In the “Cueva del Pirul”, one of the largest systems of interconnected caves to the East of the Pyramid of the Sun. (Photo by author Marco M. Vigato).
Some more tunnels branch out from a vast chamber resting on rough rock-cut columns or pillars. One of those can be followed for a distance of perhaps 50 or 60 meters (164 – 196 feet) until a pit from where more passageways branch out. The loose conglomerate that forms the walls and ceiling of the tunnels and chambers does not encourage further exploration for the risk of cave-ins. Even in their present dilapidated condition, the tunnels follow a regular plan with fairly constant height and width. It is possible that some of the deeper tunnels continue under the much harder basalt bedrock, as the ones visited and described by Charnay in 1880. The existing tunnel entrances could thus represent an attempt by later occupants of the site to penetrate a much deeper and perhaps far older labyrinth.
In the “Cueva del Pirul”. (Photo by author Marco M. Vigato).
Rivers of Mercury
For the inhabitants of Teotihuacan, the labyrinthine network of caves and tunnels under the city represented the entrance to the Underworld. In the Codex Xolotl, the glyph used to represent Teotihuacan contains the depiction of two pyramids above a cave with a person inside. This suggests a possible connection with the Aztec traditions of Chicomoztoc, the “Place of the seven caves”, from which the present humanity was said to have emerged after a previous world was destroyed.
Some of the caves to the East of the Pyramid of the Sun have collapsed since ancient times, leaving large openings in the ceiling that partially illuminate the interior. (Photo by author Marco M. Vigato)
In 2003, the entrance to a previously unknown tunnel was discovered under the pyramid of Quetzalcoatl. The tunnel ran about 100 meters (328 feet), and had been intentionally sealed with large boulders in antiquity. Archaeologist Sergio Gomez has since described the tunnel as “one of the most important discoveries in the history of Mexico”. The tunnel, with continued exploration, has since revealed over 50,000 artifacts. Particularly puzzling has been the discovery in 2013 of hundreds of metallic spheres, ranging from 4 to 12 cm (1.57 to 4.7 inches) across. The spheres appear to have been covered in pyrite, while a core of clay and other unidentified compounds.
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At the end of the tunnel lies what is likely a system of three chambers, still awaiting exploration. In one of the chambers, vast quantities of liquid mercury were detected. Gomez speculates that these veritable “pools” of liquid mercury could have symbolized an underworld river or lake.
Traces of Immortality?
Many ancient civilizations, particularly the Chinese, considered mercury a vehicle for immortality. However, due to its high toxicity and complex extraction, the discovery of liquid mercury is extremely unusual at ancient sites, and is virtually unparalleled in Mesoamerica. If the caves and tunnels of Teotihuacan were designed as a symbolic representation of the Underworld, it is very well possible that the new tunnels recently discovered under the pyramid of the feathered serpents could one day lead to a mythical tomb, perhaps the final resting place of mysterious ruling elite responsible for the construction of Teotihuacan and for the monumental megalithic architecture present at the site.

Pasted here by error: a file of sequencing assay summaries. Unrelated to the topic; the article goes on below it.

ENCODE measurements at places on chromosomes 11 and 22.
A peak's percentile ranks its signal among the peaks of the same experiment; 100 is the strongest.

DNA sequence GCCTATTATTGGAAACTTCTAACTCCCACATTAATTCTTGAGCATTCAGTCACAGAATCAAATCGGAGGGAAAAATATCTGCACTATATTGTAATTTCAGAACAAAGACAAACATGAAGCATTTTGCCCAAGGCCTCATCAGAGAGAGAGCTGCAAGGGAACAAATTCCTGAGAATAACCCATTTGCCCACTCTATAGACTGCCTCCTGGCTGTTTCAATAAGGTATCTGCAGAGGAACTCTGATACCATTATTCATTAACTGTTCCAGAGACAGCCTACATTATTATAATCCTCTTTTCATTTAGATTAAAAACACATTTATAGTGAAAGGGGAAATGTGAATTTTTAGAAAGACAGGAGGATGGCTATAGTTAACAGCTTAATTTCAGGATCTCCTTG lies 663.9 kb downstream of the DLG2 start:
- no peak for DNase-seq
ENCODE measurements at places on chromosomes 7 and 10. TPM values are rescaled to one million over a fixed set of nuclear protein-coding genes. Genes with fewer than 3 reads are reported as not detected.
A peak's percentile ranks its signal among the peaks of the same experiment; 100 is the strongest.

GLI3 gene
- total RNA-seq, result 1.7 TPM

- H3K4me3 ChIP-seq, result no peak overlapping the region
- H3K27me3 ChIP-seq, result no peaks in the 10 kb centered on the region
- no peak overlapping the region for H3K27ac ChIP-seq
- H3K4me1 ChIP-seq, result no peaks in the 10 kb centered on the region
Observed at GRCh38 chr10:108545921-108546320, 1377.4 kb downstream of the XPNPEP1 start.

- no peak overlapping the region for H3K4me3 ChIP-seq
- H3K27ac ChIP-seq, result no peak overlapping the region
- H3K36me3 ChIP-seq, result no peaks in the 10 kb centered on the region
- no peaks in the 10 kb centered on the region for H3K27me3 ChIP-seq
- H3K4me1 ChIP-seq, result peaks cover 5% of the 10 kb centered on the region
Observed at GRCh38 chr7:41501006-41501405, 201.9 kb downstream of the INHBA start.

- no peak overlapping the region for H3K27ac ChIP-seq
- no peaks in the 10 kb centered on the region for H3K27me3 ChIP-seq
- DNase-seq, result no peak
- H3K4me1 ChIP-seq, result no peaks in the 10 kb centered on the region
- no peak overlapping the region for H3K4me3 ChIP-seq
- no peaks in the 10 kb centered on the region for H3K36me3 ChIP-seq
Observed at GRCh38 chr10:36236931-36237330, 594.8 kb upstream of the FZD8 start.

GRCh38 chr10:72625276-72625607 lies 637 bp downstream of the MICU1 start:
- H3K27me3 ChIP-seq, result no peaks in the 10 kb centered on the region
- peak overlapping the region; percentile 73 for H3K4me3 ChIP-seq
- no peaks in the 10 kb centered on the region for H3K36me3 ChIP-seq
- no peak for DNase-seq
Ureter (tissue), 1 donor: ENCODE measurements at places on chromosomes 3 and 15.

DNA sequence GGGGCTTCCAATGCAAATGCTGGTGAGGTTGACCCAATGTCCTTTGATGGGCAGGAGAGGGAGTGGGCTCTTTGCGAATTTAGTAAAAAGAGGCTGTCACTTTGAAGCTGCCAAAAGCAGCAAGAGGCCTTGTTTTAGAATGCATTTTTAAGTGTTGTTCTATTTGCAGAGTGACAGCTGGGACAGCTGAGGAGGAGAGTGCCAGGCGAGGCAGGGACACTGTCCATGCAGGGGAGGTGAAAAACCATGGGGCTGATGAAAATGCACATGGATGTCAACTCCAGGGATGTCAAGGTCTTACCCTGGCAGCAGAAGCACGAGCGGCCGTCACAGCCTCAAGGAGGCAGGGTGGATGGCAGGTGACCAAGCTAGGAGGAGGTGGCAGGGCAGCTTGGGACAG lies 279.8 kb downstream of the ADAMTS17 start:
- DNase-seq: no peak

It is equally possible that the exploration of some of the other tunnel systems to the East of the Pyramid of the Sun and to the West of the Pyramid of the Moon, including the ones entered by Charnay and never again explored, would lead to similar discoveries. Very much like at Giza, these tunnels could lead to some sort of Mesoamerican equivalent to an ancient “Hall of Records”, whose discovery could finally help to shed light on the origins of Teotihuacan and its “Gods”.
A particularly large cave, also to the East of the Pyramid of the Sun, was converted in modern times into a restaurant and events hall. The people standing and the dining furniture provide a reference for the enormous size of this chamber (Photo by author Marco M. Vigato)
Marco M. Vigato has travelled extensively across Europe, the Middle East, North Africa, South-East Asia, North and South America and is an independent researcher into ancient mysteries and megalithic civilizations. His expeditions and photographs dedicated to ancient history, adventure travel and archaeology can be found at Uncharted Ruins.
Top Image: View of the “Cueva del Pirul”, one of the largest systems of interconnected caves to the East of the Pyramid of the Sun. One can notice the many rough pillars left to support the roof and a number of side passages branching out in different directions. (Photo by author Marco M. Vigato)
By Marco Vigato
Desiré Charnay, Les anciennes villes du Nouveau Monde, Paris, Hachette, 1885, pp. 118-119
Peter Tompkins, Mysteries of the Mexican Pyramids, Harper & Row, London, 1976, p. 199
Linda Manzanilla, Los Tuneles bajo Teotihuacán, UNAM, Mexico City, 2009
Matthew Shaer, A secret tunnel found in Mexico may finally solve the mysteries of Teotihuacan, Smithsonian Magazine, June 2016
UNESCO – Prehispanic City of Teotihuacan, [Online] Available at: http://whc.unesco.org/en/list/414